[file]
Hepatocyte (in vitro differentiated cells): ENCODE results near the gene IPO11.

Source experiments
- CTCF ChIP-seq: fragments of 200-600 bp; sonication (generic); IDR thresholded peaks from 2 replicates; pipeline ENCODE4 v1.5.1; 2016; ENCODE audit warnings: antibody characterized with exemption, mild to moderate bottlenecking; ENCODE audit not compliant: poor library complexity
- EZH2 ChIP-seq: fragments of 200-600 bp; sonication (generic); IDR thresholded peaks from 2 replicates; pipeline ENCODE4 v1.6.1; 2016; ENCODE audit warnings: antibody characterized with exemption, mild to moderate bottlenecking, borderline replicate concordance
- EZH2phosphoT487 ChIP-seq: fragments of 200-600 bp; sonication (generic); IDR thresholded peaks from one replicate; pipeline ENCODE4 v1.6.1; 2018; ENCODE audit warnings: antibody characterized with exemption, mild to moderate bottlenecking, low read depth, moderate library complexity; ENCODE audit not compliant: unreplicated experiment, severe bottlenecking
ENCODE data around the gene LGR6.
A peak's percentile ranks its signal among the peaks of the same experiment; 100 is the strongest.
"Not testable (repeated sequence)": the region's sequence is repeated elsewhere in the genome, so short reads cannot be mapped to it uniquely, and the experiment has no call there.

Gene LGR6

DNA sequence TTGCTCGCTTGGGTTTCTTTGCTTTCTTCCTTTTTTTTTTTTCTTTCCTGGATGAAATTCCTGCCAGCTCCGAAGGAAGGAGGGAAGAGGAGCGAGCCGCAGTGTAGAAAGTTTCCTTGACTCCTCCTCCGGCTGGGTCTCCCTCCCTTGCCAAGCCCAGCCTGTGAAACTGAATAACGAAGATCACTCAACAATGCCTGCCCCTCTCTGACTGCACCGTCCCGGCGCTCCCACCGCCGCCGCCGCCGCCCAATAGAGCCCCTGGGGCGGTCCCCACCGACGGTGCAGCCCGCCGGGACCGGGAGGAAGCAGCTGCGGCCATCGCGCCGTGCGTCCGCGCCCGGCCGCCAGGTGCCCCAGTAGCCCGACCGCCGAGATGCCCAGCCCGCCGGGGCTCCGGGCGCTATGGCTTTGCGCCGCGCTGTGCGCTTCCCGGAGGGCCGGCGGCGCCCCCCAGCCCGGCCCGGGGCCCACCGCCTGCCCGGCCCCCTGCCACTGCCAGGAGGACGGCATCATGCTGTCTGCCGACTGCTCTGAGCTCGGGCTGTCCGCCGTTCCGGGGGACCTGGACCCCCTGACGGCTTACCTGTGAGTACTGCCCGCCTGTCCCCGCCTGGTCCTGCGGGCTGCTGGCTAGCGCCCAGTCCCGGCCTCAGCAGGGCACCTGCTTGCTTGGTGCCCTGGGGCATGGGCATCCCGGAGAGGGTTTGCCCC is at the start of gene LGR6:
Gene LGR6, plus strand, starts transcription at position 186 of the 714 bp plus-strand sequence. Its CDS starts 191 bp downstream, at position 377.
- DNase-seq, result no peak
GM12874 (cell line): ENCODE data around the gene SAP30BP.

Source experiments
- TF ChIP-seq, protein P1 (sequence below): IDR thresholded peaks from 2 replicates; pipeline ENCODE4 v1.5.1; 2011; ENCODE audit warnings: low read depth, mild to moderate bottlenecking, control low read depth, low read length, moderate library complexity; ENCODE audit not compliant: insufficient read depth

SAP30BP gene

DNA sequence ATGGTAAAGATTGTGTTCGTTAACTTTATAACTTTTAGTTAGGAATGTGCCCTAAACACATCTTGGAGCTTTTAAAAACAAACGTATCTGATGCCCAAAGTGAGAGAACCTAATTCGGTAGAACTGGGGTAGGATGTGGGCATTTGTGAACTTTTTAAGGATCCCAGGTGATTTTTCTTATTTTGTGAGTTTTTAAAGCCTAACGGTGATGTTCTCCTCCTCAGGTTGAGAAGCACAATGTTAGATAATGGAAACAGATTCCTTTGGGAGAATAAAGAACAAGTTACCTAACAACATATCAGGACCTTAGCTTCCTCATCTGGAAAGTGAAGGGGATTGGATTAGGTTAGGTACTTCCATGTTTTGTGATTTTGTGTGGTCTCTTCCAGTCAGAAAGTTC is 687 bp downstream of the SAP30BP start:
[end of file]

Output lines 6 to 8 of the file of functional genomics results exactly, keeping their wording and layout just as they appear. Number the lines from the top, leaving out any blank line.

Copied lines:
ENCODE data around the gene LGR6.
A peak's percentile ranks its signal among the peaks of the same experiment; 100 is the strongest.
"Not testable (repeated sequence)": the region's sequence is repeated elsewhere in the genome, so short reads cannot be mapped to it uniquely, and the experiment has no call there.